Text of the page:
The State in Myanmar

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Hurst, 2009 - 555 páginas
Statecraft in Myanmar, previously referred to as Burma, has a lineage going back ten centuries or more. While the state today is expected to provide many other services for a vastly larger population than were its pre-modern predecessors, its basic functions of maintaining social order, controlling economic distribution, and ensuring the perpetuation of itself and its elite managers, remain much the same. The tools available now to do so may be different, and the challenges it faces may have grown, but the issues it addresses would be familiar to the predecessors of the modern rulers of Myanmar. Myanmar, with an estimated population of about 55 million, the 24th largest country in the world, is larger than England. With a territory as big as Texas, it is wedged between the two of the oldest civilisations and now dynamic economies on the globe, India and China. Having been influenced by both India and China for centuries, Myanmar has developed its own cultural distinctiveness in contrast with its near neighbors in South East Asia, especially Thailand, Laos, Cambodia and Vietnam. Once governed as a British Indian province, Myanmar emerged from the colonial era and the Second World War an economically devastated but strongly nationalistic socialist state. Riven since independence by armed ethnic and ideological conflicts that lasted most of the years between 1948 and the 1990s when ceasefire agreements were reached with multiple insurgent armies, Myanmar's little studied politics contain element common to many countries. However, in few have the complexity of forces, historical and contemporary, religious and secular, foreign and indigenous, come together in one place to create so many little understood, and seemingly irresolvable, political issues. The State of Myanmar attempts to draw the complex history of state making and state perpetuation in Myanmar into one volume. The social and economic forces, as well as international and domestic issues, which have made Myanmar one of the poorest and least understood Asian countries, are discussed in this volume. The efforts of Myanmar's kings, British colonial officials, nationalist politicians, socialist ideologues, and army generals to preserve the state in Myanmar is a history worth attempting to understand on its own terms. -- from cover flap.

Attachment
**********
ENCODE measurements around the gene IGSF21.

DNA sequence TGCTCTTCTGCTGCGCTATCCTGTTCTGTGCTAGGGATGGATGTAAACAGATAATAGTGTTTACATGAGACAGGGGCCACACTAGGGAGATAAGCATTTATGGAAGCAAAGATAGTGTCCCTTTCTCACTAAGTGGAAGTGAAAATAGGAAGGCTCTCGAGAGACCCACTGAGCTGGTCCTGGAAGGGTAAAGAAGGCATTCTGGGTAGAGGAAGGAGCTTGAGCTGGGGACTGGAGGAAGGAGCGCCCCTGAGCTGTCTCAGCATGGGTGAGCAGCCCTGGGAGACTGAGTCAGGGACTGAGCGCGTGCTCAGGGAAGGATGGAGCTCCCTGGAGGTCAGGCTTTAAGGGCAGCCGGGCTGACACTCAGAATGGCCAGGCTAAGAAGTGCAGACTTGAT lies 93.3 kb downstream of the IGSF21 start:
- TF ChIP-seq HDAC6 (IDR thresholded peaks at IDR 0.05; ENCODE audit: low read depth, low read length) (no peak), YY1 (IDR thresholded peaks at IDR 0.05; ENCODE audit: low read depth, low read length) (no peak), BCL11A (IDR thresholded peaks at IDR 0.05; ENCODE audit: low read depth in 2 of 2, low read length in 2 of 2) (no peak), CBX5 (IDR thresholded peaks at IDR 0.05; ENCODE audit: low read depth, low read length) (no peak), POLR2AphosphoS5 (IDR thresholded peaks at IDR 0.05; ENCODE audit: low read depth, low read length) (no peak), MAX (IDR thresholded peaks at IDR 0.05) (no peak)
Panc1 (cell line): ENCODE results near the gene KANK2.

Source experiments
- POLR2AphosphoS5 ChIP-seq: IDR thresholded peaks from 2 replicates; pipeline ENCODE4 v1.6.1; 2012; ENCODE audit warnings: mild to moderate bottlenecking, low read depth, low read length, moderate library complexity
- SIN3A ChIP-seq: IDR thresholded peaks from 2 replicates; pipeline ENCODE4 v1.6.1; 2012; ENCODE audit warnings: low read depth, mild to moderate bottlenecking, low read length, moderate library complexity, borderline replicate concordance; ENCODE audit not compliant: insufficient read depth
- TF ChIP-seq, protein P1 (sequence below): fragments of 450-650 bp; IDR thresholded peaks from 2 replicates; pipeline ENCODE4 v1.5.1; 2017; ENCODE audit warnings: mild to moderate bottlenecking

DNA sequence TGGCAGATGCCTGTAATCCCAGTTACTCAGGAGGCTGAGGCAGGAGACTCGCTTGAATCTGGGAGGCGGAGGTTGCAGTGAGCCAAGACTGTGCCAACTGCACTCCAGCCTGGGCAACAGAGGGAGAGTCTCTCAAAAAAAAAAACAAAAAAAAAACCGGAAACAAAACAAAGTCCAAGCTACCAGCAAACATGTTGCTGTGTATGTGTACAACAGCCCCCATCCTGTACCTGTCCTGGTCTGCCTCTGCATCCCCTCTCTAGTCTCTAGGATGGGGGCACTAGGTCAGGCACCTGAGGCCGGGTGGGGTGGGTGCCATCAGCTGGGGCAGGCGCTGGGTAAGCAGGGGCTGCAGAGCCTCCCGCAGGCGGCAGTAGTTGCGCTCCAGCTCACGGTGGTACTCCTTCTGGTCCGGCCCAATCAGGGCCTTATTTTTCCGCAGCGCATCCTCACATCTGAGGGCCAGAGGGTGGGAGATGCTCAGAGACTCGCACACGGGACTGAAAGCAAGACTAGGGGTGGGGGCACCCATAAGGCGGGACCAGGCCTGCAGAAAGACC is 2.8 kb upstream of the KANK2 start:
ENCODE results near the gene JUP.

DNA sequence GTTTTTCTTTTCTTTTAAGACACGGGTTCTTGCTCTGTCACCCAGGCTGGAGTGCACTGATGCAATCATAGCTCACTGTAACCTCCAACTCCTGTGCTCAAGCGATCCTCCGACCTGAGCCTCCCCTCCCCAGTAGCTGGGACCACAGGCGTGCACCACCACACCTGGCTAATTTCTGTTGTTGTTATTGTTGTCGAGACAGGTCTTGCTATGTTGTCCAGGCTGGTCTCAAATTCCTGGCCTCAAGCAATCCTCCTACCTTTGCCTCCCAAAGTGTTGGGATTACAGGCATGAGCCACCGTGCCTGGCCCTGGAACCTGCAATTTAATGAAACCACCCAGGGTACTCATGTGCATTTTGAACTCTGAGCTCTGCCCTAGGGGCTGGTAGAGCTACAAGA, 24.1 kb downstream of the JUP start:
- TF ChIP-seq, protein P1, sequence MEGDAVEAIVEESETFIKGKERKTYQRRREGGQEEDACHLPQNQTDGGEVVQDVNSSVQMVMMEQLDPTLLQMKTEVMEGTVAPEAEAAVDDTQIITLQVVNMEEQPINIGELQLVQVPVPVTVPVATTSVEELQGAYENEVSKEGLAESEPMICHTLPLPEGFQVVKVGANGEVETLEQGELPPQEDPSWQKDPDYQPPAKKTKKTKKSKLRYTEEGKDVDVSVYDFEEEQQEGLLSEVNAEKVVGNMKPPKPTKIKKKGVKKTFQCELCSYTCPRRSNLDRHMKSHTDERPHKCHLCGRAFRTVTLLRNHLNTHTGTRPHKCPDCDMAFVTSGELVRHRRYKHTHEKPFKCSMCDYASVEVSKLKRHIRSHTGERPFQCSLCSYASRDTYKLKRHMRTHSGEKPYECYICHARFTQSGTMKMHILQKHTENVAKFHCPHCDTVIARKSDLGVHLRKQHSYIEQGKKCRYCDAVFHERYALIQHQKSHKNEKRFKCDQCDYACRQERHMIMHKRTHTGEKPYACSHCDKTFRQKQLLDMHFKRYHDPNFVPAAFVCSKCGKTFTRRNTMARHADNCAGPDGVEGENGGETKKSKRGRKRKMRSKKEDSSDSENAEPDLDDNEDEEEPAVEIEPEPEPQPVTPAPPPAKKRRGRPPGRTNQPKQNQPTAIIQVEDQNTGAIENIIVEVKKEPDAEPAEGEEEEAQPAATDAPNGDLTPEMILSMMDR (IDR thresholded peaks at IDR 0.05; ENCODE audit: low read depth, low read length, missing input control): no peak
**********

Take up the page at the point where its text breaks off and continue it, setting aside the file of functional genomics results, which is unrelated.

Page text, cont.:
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Índice

Introduction
1
The Precolonial State
15
The Rationalisation of the State 18251942
67
1931
131
Class Positions 1931
138
Politics under the Rationalised State 18861942
149
The Displacement of the State 19421962
219
Reasserting the State 19621987
293
Percentage of Valid Votes Won by Party
409
to 2008
443
End 2007
474
The Third Constitution of the State in Myanmar
487
Delegate Categories and Numbers First
490
Bibliography pre1988
507
Bibliography post1988
523
Index
543

The State Redux 19882008
375
Página de créditos

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Sobre el autor (2009)

Robert H. Taylor is visiting professor at the University of Buckingham.

Información bibliográfica